About the Group

The Group was founded at the beginning of 2021, after a ‘Scoping Study’, funded by Art Fund, had revealed both a need and a call for it.

Aims and objectives

The Group aims:

  • To raise awareness of the religious interest of collections,
  • To promote their care and interpretation, and thus
  • To enhance the public understanding of religion.

And it hopes:

  • To link and support people who look after such collections,
  • To help enhance their skills and knowledge,
  • To identify such collections and make them better known.

Collections of ‘religious’ objects are found in all sorts of places; not just in museums and galleries, but also in places of worship, schools and colleges and private collections and elsewhere. Collections include great works of art, everyday objects, and often books and archives. They all have their own challenges, but museums and galleries tend sometimes to lack familiarity with religious faith and practice, while faith-based collections often lack curatorial and conservation skills.

The Group hopes to work closely with our many sister organisations: see Resources on this website. The Group is registered as a Subject Specialist Network; see https://www.subjectspecialistnetworks.org.uk.

Steering Committee

The first step was to set up a Steering Committee, comprising:

Co-Chair and Education lead: John Reeve, tutor at the Institute of Education; former Head of Education at the British Museum.

Co-Chair and Mapping lead: Crispin Paine, Visiting Fellow at the OU; former social history curator.

Secretary: Ian Colson, former Church of England forces and school chaplain, now a PhD student at Durham working on the interpretation of religious belief in heritage settings, in particular that of the ‘Golden Age’ of Northumbrian Christianity.

Treasurer: Judeth Saunders, curator for the Alfred Gillett Trust, which cares for the heritage collections of C & J Clark Ltd. (Clarks Shoes) and the Quaker family which founded the company.

Membership Secretary: Emma McAlister, who recently completed a PhD at Queen’s University Belfast on the complexities of displaying religion in exhibitions in Ireland, the UK and the Netherlands.

Webmaster: Antony Lee, PhD student at Durham, working on the presentation of Romano-British religion in museums; former Archaeology Curator at Lincoln.

Social Media Manager: India Patel, MA student in Museum Studies at UCL.

Conference Secretary: Rosalind Parker, freelance curator and opera director.


Mark O’Neill, Associate Professor at the College of Arts, Glasgow University; former Head of Glasgow Museums.

Hassan Vawda, PhD student at Goldsmiths College and Tate, working on religion, secularity and Muslims in Britain in the British Art Museum.

Jan Graffius, Curator of Collections and Historic Libraries at Stonyhurst.

Constitution & Membership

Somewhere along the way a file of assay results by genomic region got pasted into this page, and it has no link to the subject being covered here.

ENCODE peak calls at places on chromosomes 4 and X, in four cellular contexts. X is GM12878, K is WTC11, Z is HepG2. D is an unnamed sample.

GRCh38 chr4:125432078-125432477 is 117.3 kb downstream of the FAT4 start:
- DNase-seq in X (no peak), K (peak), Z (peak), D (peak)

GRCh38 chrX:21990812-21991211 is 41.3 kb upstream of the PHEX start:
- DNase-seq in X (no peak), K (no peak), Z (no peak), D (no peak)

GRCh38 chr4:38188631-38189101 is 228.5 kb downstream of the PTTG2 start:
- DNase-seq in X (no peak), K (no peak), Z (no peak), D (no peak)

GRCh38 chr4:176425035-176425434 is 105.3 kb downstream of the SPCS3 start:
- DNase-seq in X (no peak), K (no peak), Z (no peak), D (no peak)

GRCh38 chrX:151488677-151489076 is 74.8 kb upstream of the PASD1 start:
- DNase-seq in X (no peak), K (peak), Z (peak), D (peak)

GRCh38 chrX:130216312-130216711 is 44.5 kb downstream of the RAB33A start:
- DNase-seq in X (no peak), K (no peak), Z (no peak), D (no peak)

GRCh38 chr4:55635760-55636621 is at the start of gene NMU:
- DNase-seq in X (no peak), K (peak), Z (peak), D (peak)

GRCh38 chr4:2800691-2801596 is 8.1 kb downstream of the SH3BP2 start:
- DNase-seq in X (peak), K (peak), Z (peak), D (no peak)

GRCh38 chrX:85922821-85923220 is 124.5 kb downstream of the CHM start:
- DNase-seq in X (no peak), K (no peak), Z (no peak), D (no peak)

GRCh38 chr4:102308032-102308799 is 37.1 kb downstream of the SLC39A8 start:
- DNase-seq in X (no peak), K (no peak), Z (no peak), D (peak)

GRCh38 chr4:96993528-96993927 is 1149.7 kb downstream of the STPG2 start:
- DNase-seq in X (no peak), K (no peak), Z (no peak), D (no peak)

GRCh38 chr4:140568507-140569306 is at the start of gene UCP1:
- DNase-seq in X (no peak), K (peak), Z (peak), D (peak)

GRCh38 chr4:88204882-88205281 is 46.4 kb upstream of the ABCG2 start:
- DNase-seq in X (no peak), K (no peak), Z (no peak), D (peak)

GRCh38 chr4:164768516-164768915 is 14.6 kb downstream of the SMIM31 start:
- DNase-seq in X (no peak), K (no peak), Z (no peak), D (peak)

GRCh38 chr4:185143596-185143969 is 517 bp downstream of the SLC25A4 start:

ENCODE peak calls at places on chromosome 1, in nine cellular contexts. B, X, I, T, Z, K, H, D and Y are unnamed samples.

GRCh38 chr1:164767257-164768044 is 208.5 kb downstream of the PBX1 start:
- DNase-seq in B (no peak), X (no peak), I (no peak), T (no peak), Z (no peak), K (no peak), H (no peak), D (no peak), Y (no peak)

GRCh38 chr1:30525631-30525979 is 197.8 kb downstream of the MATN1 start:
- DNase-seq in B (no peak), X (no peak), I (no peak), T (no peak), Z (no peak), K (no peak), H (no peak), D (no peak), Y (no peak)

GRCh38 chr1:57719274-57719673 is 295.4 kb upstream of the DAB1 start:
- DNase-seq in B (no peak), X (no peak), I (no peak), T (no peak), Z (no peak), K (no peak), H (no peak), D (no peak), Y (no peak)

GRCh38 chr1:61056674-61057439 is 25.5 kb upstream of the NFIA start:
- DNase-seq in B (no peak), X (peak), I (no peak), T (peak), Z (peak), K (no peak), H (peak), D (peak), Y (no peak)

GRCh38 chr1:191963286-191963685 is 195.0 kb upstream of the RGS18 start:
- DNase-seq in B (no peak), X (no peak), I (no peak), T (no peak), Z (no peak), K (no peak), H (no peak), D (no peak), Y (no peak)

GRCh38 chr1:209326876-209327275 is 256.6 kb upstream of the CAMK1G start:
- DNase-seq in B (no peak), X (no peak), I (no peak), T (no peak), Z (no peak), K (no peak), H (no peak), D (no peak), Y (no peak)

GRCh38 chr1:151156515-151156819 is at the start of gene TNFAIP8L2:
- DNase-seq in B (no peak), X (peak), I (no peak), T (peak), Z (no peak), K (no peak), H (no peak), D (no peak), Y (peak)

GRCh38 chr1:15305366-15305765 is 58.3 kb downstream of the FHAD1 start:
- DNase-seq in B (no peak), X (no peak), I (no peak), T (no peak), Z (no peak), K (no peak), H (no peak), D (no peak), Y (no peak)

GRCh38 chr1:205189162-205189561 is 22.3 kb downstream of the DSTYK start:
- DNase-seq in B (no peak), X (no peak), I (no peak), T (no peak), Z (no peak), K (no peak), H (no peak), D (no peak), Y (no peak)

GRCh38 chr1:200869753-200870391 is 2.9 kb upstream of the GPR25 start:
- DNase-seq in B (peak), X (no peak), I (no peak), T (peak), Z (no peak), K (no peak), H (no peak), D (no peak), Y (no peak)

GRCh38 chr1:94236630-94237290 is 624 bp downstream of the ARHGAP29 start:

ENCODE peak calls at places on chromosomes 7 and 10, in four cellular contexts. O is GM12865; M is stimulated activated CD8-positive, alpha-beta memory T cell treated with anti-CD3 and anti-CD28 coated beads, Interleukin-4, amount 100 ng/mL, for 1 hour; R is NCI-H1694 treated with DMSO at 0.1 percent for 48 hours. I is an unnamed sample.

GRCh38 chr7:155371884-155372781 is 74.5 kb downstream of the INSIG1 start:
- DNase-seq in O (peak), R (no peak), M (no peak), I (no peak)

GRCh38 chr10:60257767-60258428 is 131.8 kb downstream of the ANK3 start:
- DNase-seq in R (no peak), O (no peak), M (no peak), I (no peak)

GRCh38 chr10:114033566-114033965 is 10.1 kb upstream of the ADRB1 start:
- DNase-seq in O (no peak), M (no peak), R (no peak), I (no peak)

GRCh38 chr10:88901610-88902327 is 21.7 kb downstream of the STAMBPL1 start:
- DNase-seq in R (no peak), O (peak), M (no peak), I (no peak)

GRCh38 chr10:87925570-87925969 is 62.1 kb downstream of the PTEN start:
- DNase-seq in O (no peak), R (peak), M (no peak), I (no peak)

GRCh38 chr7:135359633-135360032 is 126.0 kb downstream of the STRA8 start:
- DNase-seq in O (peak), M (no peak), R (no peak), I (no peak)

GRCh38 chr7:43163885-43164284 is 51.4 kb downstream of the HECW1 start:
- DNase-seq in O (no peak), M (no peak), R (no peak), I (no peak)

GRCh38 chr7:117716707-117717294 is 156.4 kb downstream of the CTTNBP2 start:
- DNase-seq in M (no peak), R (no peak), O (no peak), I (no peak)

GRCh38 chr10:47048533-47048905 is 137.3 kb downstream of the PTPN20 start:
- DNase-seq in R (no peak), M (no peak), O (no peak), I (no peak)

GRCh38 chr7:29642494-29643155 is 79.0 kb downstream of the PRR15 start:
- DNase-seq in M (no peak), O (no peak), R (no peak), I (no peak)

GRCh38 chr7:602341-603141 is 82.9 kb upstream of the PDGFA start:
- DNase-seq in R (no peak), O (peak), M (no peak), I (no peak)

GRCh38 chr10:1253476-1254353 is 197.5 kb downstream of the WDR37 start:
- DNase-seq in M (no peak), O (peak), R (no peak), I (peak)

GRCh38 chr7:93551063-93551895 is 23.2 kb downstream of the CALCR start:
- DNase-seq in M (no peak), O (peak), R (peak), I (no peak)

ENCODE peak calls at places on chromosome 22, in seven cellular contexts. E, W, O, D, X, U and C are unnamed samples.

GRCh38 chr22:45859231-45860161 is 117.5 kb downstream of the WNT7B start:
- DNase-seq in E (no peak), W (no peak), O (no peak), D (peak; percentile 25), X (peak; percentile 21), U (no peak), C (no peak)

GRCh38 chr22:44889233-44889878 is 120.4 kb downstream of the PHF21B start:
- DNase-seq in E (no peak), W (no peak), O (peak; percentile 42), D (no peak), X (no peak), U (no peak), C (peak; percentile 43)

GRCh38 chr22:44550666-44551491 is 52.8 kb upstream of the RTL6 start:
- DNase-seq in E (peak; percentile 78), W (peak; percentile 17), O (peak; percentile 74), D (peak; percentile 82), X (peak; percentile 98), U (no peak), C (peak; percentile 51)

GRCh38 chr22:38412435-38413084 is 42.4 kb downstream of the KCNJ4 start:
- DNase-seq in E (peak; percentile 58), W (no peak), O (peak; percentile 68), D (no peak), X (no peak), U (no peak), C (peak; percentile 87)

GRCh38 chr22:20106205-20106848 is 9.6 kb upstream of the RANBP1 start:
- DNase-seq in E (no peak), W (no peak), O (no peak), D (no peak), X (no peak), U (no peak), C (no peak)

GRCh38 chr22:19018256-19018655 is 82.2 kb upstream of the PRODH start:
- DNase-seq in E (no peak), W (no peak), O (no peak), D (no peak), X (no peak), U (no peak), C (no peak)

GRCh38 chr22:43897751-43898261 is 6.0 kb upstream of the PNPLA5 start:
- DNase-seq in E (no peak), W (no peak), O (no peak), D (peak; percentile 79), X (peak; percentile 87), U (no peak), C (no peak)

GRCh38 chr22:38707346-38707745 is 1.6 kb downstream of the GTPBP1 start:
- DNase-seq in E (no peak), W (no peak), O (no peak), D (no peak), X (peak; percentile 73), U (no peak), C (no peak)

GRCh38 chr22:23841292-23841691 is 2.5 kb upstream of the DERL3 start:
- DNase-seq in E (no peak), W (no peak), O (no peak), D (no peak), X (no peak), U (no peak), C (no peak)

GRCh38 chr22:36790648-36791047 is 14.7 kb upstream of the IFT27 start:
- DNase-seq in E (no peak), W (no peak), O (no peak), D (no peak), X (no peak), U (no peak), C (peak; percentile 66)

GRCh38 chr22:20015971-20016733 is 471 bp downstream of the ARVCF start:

An Initial General Meeting is planned for early July 2022, to elect a new Committee and set up the Group as a Charitable Incorporated Organisation.

Arrangements to recruit and sign up members are being discussed. At first, at least, membership will be free. Members will be welcome from all parts of the world, though the Group’s focus will be on the UK.



The Group’s most valuable function will be to build links, formal and informal, between people and organisations which care for religious objects. Networking will also help the carers of religious collections to learn better to care for them. Networking will encourage art historians and other curators to recognise and interpret the religious meaning of their collections. All these can be achieved through conferences and workshops, and group visits to different collections.


Many people looking after religious collections are not specialists; some know a lot about religion but little about preventive conservation and cataloguing, others know a lot about art – say – but little about their objects’ meaning within their faith context. An important role for the Group will be to point collections to sources of advice and help. The Group will also offer training sessions and online resources. Study days on the use of collections for education, and resources for teaching, have been particularly called for. Other areas of need are identification, cataloguing, and conservation.

The Group is beginning by arranging training/networking meetings on zoom. See Events on this website. Suggestions for future sessions will be welcomed by John Reeve at johnfrederickreeve@outlook.com.

Future plans include:

  • Commissioning of training materials, to be posted on the website.
  • Training sessions/study days on different themes.
  • Brokered consultancy visits to collections seeking advice.
  • Brokered links between collections and faith communities, especially minority groups.
  • A possible future project might be a collaborative MOOC, an introductory course for people caring for and presenting religious objects.

‘Mapping’ ‘Finding out what is where’ was flagged by many people as a priority. Our first step was to post a list of ‘religious’ museums (see Resources on this website) but vastly more religious objects are found in secular museums, places of worship and other places. We are now investigating a much more elaborate ‘mapping’ exercise to uncover collections of religious interest. Ideas and enquiries will be welcomed by Crispin Paine at crispinpaine1@gmail.com.